I arrived in the UK about a couple of weeks ago for my masters program in York and chose to stay in London for a couple of days. When I booked my tickets, I acted like a cheapskate and bought tickets online for Etihad which flies Bangalore – London via Abu Dhabi and offered the best possible price. But of course nothing in world is for free and they had a ridiculously low baggage allowance – I ruthlessly packed light and still exceeded the limit, I had to juggle some stuff into my carry on laptop bag to meet the limits. So watch out for this when booking tickets. The connection time in Abu Dhabi was 1.5 hours which I thought was great, but a slight delay in departure to and arrival into Abu Dhabi ended up in me literally running between connecting flights – so make sure you allocate at least 3 hours when you have a connection to make. The flights were cramped and the service was nothing great, but I got my luggage ! Etihad – worth repeating ? I think not.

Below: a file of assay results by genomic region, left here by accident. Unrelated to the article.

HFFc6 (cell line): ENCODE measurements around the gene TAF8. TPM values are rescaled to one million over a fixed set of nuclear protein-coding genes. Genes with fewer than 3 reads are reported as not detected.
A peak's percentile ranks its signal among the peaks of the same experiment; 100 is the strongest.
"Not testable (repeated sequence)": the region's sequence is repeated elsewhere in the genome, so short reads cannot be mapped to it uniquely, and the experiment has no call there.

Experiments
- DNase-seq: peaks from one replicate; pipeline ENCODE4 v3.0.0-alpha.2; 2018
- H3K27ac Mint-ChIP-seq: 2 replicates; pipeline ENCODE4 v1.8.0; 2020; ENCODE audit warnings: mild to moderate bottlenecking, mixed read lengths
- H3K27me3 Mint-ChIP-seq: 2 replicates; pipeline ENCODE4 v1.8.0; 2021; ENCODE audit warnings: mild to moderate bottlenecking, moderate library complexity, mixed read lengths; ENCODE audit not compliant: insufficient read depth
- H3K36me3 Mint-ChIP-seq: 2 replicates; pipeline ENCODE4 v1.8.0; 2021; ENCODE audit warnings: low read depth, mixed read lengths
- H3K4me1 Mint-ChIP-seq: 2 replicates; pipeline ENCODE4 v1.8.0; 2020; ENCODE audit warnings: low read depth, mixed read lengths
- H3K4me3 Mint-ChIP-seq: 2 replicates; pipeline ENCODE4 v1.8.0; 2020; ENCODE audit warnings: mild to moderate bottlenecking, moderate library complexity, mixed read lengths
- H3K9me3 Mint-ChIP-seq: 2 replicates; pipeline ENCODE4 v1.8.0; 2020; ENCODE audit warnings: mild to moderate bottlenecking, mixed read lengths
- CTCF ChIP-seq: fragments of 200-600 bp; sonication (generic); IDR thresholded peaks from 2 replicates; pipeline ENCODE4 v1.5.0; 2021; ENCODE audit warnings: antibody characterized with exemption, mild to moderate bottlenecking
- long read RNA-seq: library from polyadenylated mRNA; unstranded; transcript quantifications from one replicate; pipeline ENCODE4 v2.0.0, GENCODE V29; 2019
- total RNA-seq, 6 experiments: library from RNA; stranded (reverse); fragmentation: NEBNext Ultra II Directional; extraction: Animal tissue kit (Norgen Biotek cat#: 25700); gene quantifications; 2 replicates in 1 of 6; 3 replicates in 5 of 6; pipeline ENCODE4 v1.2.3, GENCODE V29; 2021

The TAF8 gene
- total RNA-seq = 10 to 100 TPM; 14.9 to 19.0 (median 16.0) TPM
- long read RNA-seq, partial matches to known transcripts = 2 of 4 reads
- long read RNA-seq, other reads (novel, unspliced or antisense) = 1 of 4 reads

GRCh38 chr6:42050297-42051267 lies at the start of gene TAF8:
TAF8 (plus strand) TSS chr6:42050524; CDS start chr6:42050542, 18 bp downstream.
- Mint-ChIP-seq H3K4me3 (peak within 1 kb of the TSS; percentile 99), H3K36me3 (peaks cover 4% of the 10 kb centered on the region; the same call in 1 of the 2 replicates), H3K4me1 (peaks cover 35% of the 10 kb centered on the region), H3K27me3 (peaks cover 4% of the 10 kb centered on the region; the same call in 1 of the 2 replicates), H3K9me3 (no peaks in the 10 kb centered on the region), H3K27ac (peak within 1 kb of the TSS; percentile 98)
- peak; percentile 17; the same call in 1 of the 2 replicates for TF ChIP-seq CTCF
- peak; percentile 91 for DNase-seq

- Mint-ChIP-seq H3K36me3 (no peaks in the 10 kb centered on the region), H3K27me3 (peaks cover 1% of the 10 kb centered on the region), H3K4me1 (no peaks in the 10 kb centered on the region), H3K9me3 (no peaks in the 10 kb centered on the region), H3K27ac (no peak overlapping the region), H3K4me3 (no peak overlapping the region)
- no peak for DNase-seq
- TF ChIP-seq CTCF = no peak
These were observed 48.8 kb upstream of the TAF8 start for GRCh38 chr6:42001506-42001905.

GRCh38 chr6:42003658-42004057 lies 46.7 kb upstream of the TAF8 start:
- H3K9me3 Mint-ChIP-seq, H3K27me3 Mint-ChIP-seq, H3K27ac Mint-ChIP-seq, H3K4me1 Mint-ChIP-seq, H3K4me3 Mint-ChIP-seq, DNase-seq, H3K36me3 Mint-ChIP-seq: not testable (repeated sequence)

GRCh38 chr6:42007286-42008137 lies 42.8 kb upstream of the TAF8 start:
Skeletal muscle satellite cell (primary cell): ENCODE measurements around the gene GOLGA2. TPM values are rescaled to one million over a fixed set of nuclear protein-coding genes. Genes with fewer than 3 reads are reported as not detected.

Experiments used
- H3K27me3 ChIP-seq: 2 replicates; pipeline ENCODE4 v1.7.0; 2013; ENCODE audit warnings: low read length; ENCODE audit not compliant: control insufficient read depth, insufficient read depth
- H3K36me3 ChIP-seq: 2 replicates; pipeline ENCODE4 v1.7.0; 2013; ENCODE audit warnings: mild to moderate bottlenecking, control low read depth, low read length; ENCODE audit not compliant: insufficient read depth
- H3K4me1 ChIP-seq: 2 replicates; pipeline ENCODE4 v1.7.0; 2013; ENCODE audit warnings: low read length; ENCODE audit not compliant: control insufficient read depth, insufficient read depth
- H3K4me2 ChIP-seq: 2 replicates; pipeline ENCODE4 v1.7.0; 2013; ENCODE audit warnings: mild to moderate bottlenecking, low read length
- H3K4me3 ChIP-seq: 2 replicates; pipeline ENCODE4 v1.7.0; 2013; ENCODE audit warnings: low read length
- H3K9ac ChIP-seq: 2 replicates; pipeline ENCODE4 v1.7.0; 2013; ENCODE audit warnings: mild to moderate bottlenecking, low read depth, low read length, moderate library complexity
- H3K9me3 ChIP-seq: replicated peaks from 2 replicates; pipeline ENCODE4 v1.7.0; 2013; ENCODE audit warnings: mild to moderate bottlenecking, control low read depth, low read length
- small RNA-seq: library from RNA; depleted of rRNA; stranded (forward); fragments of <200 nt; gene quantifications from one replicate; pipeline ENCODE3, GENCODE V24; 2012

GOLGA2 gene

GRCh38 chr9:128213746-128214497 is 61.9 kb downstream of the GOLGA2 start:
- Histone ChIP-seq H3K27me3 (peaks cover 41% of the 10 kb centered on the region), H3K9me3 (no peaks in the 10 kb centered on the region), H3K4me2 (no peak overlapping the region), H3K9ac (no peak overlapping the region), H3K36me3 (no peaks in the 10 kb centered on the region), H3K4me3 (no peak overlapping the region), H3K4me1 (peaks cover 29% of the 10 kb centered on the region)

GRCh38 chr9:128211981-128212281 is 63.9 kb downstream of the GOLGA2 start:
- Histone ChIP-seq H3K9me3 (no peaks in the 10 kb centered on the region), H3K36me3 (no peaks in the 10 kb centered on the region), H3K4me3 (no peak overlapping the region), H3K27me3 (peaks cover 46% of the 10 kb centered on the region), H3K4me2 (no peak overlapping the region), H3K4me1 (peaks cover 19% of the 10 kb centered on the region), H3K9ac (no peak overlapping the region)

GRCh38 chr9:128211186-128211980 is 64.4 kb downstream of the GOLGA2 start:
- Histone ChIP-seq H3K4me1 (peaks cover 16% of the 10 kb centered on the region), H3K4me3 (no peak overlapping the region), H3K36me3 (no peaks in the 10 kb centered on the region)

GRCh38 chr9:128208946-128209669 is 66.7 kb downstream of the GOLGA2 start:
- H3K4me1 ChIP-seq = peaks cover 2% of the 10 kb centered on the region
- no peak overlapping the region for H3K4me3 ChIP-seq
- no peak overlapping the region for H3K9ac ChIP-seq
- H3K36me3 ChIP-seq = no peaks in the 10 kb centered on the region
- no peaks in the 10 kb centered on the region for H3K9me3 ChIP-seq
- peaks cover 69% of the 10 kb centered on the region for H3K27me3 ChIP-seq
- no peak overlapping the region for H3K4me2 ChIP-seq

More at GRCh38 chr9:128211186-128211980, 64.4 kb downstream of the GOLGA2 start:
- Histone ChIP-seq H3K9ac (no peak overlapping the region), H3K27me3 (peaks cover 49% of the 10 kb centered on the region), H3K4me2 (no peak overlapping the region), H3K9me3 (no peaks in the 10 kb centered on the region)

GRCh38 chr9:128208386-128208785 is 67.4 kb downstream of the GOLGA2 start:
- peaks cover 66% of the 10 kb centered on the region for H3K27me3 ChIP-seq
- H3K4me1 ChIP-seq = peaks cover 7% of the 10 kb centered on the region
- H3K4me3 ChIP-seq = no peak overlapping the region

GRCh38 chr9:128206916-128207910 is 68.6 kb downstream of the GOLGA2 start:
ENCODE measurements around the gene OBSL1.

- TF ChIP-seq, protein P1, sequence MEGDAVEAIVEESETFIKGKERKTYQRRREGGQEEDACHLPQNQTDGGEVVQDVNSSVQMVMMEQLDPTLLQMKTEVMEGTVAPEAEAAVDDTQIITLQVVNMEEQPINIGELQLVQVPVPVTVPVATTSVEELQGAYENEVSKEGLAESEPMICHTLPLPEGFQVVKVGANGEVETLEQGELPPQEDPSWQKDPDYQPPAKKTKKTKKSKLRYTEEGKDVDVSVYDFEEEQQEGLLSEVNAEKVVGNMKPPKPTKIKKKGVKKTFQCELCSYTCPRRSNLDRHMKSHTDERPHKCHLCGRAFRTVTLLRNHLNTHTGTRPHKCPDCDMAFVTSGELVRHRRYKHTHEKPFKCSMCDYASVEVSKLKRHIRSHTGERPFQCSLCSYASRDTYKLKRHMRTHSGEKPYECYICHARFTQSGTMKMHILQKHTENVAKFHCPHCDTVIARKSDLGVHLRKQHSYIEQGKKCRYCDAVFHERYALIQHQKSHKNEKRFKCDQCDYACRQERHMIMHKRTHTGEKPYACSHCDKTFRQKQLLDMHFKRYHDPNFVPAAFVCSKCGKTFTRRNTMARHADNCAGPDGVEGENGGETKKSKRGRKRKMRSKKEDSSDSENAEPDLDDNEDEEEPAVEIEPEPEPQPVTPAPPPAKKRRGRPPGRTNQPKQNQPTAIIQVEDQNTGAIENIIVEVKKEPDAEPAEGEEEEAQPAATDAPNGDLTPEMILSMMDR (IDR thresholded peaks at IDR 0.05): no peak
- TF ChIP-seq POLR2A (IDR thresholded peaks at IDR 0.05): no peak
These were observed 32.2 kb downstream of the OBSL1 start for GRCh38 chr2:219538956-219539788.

I stayed at a relative’s place in London who kindly agreed to host me for a couple of days. London was supposedly unusually warm for that time of the year, so I was lucky to take in some sights of the city where it was gloriously warm and sunny. I’ve always been interested in the history of the second world war, so one of the first things I visited was the Imperial War Museum. It was one of the best museums I’ve been too, they had all kinds of weaponry and vehicles and detailed sections for each major war starting from World War I. As soon as you walk in, there are some great quotes that are displayed, there’s one which I thought was amazing and stuck with me: